When you start reading the Bible (in terms of their age) is up to you. For us, we have been reading the Bible to/with our children in one form or another pretty much since they were born (or thereabouts)! Every day we have family Bible times, and we have occasionally read age-appropriate Bible notes with them, too. However, I have saved reading the Bible as-is (as in, an actual full-text version of the Bible, such as NLT or NIV, and no study guides or notes) until our children reached juniors, so that it has become a mini rite of passage for them. You could start earlier, or you could leave it until later (but be aware that the longer you leave it, the harder it is to get going). I love just sitting down with just the Bible, but you might prefer to have a tool such as Bible notes or a devotional to help you.
Thinking practically, the essential components for reading the Bible one-to-one with your children are:
- a Bible
One each if your children can read, or a good children’s Bible with helpful illustrations for them to follow if they cannot read yet.
- regular time together
20-30 minutes once each week works for us (this is in addition to family Bible time at bed time).
- a place where you can read the Bible and chat about it together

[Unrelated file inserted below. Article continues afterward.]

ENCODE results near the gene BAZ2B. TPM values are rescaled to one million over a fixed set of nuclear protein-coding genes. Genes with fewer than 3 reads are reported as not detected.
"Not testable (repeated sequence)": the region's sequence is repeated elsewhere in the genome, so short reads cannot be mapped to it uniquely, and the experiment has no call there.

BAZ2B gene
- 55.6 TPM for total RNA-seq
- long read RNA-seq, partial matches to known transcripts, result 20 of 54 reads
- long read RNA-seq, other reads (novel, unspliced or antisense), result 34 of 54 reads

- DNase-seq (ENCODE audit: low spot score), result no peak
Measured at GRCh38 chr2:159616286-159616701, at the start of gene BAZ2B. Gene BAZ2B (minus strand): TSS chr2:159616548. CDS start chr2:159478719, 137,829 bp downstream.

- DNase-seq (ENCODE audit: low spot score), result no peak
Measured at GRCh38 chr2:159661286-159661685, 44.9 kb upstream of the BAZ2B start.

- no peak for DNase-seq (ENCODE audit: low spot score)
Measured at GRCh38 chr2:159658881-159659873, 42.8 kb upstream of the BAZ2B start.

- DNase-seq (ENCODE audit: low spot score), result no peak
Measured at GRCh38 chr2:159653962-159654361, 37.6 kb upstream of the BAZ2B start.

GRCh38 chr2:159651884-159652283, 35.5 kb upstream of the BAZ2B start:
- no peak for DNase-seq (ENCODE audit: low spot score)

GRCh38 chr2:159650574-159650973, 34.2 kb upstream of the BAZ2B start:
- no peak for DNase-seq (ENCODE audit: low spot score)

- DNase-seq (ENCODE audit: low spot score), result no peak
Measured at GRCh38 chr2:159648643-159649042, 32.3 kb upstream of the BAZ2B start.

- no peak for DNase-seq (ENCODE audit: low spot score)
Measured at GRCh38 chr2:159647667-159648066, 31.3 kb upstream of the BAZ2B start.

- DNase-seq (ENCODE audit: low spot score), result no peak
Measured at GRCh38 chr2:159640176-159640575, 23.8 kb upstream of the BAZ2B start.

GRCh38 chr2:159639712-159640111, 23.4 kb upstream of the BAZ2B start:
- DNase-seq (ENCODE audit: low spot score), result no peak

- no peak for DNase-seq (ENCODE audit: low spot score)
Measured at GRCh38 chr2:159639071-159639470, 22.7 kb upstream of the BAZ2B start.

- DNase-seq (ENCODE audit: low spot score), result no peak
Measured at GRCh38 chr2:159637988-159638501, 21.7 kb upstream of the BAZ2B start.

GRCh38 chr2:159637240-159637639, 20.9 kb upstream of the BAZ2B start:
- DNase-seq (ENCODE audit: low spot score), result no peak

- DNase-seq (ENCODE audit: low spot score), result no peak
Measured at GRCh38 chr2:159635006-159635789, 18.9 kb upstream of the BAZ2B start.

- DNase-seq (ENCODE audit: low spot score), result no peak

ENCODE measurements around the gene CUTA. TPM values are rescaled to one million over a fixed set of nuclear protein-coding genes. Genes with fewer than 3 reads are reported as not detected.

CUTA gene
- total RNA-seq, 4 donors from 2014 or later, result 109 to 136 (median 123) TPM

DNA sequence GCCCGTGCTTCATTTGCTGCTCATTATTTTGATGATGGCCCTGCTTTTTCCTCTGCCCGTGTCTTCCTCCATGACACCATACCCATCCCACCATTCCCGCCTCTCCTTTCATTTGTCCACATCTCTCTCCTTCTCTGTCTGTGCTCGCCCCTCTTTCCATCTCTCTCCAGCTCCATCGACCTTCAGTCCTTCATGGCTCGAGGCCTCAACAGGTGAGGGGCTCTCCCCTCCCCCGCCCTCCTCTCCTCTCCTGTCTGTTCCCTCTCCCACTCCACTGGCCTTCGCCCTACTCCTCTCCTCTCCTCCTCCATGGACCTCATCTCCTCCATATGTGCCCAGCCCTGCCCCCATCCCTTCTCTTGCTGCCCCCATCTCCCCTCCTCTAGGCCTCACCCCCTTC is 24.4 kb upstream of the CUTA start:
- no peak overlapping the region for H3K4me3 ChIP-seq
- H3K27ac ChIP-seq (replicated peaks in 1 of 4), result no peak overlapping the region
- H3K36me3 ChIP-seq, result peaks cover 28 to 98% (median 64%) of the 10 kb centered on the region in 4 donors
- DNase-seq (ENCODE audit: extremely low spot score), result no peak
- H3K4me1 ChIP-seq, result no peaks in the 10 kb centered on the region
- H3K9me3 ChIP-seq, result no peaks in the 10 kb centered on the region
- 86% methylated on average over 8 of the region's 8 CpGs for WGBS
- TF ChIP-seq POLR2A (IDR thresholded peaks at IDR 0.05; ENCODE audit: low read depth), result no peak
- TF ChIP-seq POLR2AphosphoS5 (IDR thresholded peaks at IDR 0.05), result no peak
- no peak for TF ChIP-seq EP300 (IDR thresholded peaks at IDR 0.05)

This will depend on the personality types of you and your children. For us this looks like going to a coffee shop and having a coffee and a kids hot chocolate together after school. Find what works best for you and your children. In particular, try and find a context that your children will feel comfortable in and will help them look forward to meeting together (but are still places where you can chat undisturbed). Possibilities include Saturday mornings in your front room, Sunday afternoons after lunch, or getting up a bit earlier and sitting in the car outside the school gates.
Other than that, you just need to decide on which bit of the Bible you are going to read through and go from there. For infants, you might want to start with an Old Testament narrative such as Ruth, Esther or Jonah (although these are typically Sunday group fodder, and any child that has grown up in a church will probably have looked at these stories several times already!), alternatively you could go for a straightforward gospel book, such as Mark. For juniors, you could read through one of the New Testament letters, such as Colossians, 1 Peter or Philippians. For older children and teenagers, you could get stuck into more complex bits of the Bible, such as the whole of Daniel, Revelation or Proverbs.
In terms of what you actually do together, here is a simple three-step rundown of what meeting up to read the Bible one-to-one with our children (or anyone else, for that matter) looks like:
Start your time in prayer, asking for the Spirit to be at work in you and through you as you read the Bible together. One (or both) of you read the passage out loud. Choose chunks of the Bible that are not too long but also not too short either (it may help to spend 5 minutes or so beforehand working out which verses you will read). Then spend time talking about what things are surprising or amazing, what things you find difficult to understand or hard to put into practice.